Reading the book I bought for a friend on Randall Davidson (a biography from 1938) while on the train home this evening, I read a lot of the correspondence surrounding the huge controversy that surrounded the proposed appointment of a bishop, with a notable role played by the Bishop of Oxford.
People may well tell me that they already knew about this whole thing but it wasnews to me. I don't know much about any bishops who were alive after the thriteenth century so it was new for me!
Interestingly the objections to Henson as proposed bishop of Hereford were not surrounding his personal life (as in more recent times) but on the basis of his supposed disagreement with some of the fundamentals of the creeds. There wasdoubt as to whether he believed in a virgin birth and the ressurection of the Jesus. Not to knock the recent press submissions by notable church leaders but I was deeply impressed by the rhetoric and discourse of the people involved.
The big difference with this early 20th century episcopal controversy was that agreement was reached and Henson was consecrated as Bishop of Hereford and indeed soon thereafer Bishop of Durham, in fact.
Actually what really made an impact on me were not the public letters to the Times, as impressive as they were. No, what really touched me were the private letters, particularly those between Henson and Archbishop Davidson.
Despite all the ecclesiastical wranglings and politics, these letters clearly reflect two men seeking to serve God, the Church and the people.
As he approached his sometime much opposed consecration, Henson wrote of his sorrow that his relationship with is future fellow bishops would be more problematic as a result of the vehemence of some of their opposition to him but he resigned himself to forgiveness:
"To forgive an injury of that kind is a duty which I shall endeavour to fulfil, but to forget is hardly in my power."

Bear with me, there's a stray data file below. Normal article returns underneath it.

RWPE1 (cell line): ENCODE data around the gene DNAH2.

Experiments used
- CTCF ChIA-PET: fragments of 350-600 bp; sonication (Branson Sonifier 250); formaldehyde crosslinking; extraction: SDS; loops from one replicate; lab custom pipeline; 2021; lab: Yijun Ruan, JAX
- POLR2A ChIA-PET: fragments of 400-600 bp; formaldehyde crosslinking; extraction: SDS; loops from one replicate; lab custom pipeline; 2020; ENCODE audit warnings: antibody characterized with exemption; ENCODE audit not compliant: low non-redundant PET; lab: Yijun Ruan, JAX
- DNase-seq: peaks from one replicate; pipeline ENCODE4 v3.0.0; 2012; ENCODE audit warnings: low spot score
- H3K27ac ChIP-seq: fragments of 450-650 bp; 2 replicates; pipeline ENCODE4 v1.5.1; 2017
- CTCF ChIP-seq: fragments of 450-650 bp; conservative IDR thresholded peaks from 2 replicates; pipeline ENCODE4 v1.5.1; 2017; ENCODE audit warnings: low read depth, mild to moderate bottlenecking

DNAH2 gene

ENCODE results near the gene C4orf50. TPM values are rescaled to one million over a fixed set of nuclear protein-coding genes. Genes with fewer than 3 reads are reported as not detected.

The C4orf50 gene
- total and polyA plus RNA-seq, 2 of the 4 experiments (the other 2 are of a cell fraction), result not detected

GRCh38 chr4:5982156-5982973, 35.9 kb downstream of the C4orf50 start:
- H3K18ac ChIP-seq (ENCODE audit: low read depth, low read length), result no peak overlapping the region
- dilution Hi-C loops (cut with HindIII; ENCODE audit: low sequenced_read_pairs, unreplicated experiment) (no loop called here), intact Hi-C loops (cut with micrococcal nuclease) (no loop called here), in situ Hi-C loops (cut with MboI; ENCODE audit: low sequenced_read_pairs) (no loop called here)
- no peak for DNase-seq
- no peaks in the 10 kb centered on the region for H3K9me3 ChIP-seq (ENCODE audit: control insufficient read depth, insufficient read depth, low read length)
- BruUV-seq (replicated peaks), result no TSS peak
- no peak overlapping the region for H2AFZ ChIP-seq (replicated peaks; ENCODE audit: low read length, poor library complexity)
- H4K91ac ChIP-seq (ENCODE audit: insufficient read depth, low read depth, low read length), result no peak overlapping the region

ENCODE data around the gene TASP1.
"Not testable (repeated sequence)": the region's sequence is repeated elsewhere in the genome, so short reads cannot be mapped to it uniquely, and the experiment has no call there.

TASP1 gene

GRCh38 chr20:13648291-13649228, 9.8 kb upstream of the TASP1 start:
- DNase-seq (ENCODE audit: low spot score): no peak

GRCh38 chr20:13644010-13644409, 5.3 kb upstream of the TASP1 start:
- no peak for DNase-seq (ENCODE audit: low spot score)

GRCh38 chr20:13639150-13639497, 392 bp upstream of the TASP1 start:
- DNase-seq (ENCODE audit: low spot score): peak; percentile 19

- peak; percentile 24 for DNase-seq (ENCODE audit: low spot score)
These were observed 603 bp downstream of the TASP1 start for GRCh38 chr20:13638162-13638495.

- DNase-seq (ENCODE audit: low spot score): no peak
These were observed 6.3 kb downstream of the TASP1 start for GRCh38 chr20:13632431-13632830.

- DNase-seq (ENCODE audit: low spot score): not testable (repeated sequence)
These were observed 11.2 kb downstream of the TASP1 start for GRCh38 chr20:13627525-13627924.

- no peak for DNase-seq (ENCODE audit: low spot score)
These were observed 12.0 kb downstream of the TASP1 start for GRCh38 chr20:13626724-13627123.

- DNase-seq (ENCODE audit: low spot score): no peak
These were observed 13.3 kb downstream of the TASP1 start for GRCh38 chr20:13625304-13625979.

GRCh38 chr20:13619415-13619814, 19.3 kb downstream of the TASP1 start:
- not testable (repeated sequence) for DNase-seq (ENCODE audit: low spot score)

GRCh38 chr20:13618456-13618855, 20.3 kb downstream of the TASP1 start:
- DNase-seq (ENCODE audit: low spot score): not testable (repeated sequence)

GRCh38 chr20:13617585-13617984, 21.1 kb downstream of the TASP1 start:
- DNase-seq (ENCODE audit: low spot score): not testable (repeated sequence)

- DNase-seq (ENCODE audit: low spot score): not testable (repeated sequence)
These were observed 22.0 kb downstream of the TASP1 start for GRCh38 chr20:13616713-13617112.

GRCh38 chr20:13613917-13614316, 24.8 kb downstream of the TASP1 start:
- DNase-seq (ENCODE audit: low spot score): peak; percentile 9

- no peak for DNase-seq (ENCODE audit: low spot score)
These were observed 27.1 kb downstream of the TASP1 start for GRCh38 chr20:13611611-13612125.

An honest human response there.
He went on to look towards his preparation for this new stage in his service to the Church:
"Ordinarily some measure of devotional retirement is permitted to a man on the verge of so momentous a new departure. That has been denied me, and I have instead to carry to my Consecration a mind harrassed and fatigued, and a wounded heart. Were it not that Consecration carries me into a Presence where a Higher Equity and a more Generous Charity than that of the Bishops may be counted upon, I could hardly stand it at all." (30th January, 1918)
Such a heartfelt openness had a great impact on me. It makes you think that retreats really ARE important, eh guys?
The Archbishop responded with some advice for his early days as bishop. He does not recommend a great display of authoritarian wisdom but a veritable model of servant leadership:
"... watch eagerly for any who among the clergy or laity are in sorrow or sickness and go quietly and unobstrusively to see them - say parents whose son has been killed [in the war] - or clergy who are ill, and if they happen to be among those whose criticism of your appointment, or whose protest against it, is known to you I should doubly be anxious - in absolute simplicity and privacy and without fuss - to tell them now of Christian comfort. I believe that to do this would be in accord with the dictates of your own heart, even though the 'natural man' in any of us might give a pull the other way! It is an hour when the 'natural man' has to be pushed behind us, and the servant of Christ do his true part." (10th February, 1918)
Davidson's letters had me captivated all the way from Canterbury to Victoria and again from Marylebone to High Wycombe but I think his reflections on touring the Western Front were most notable as displaying his incredibly engaging humility. After his time there he concluded:
"I thank God for all the lessons of these nine days, and I trust I may find it possible to do my work a little less inadequately in consequence." (May, 1916)